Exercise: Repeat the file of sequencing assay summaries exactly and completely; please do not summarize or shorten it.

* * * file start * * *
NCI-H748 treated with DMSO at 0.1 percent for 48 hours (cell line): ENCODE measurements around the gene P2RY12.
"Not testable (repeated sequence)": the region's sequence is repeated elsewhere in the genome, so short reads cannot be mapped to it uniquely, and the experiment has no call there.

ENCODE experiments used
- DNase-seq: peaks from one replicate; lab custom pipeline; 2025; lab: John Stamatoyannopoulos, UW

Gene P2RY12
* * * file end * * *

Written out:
NCI-H748 treated with DMSO at 0.1 percent for 48 hours (cell line): ENCODE measurements around the gene P2RY12.
"Not testable (repeated sequence)": the region's sequence is repeated elsewhere in the genome, so short reads cannot be mapped to it uniquely, and the experiment has no call there.

ENCODE experiments used
- DNase-seq: peaks from one replicate; lab custom pipeline; 2025; lab: John Stamatoyannopoulos, UW

Gene P2RY12